How not to have a meeting

“I can’t wait for the next meeting, this is so exciting”

If you have ever heard someone say that then you are very rare. 

“Wasted time in meetings costs the UK economy £26 billion”

This was the headline of a 2012 piece of research from Epson supported by Cebr (source:

Other facts that it revealed were:

  • 2 hours 39 minutes: the number of hours workers feel are wasted in meetings during an average week
  • 49 minutes: the number of wasted minutes in meetings not made up for later
  • 10 hours or over: the amount of time one in five senior managers and directors say they spend in meetings per week
  • 11 minutes: the average amount of time it takes for people’s attention to drift in a meeting
  • Respondents thought that an average of 20 minutes was wasted in every meeting they attended 

I read once that the ego of a person calling a meeting dictates the number of people invited.

We would all agree that ideally a meeting leaves the participants with more energy, clarity and enthusiasm for what needs to be done than when they walked in.

So why then are they so incredibly painful for most companies?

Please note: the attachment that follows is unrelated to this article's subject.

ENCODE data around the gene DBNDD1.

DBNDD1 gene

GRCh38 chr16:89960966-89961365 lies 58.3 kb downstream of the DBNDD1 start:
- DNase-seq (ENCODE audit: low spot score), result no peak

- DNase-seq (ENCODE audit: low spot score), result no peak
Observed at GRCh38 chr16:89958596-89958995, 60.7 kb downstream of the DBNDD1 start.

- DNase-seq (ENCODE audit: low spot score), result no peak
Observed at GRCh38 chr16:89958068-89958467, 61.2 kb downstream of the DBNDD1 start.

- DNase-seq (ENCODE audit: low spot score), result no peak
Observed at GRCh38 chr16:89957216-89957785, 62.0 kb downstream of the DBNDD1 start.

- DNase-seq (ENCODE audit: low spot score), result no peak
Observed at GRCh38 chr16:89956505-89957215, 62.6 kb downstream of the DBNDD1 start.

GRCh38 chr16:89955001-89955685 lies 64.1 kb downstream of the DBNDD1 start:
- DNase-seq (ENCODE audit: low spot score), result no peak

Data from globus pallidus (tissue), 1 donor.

Mostly what happens with meetings is that they take place for no other reason than they always have. 

They are used like a blunt object supposedly to achieve a wide array of disparate ends. 

  • Let’s get everyone aligned. We’ll have a meeting.
  • We need to solve this issue, let’s have a meeting.
  • Let’s get it all out in the open so we can deal with it, let’s have a meeting.
  • This change affects everyone, we should meet.
  • Let’s plan to meet in three weeks and take it forward.
  • Should we set up a series of meetings to move this forward?
  • You have a meeting and let me know the outcome
  • And a hundred other reasons people call meetings (what are your favourite lame reasons?).
We have become like corporate zombies going through repeated motions because it has become habit. We have not stopped and thought more strategically about how to get things done. 
To avoid meetings ask yourself or your group the following questions.
  • What is it we want to achieve?
  • Why do we want to do this?
  • Who needs to be involved?
  • What is the best way of involving these people?
  • If a meeting has been suggested, are there alternatives other than a meeting that will be effective?
Following this process eliminates most meetings and moves you forward faster.
If you find yourself staring down the face of an unavoidable meeting, here is a way to ensure that the meeting works better than most. 
  1. Take leadership of the meeting even if you are not the person calling it. Work through the above questions to quickly get focused. 
  2. Decide how much time is needed (it is seldom an hour as Outlook or Google Calendar suggests by default).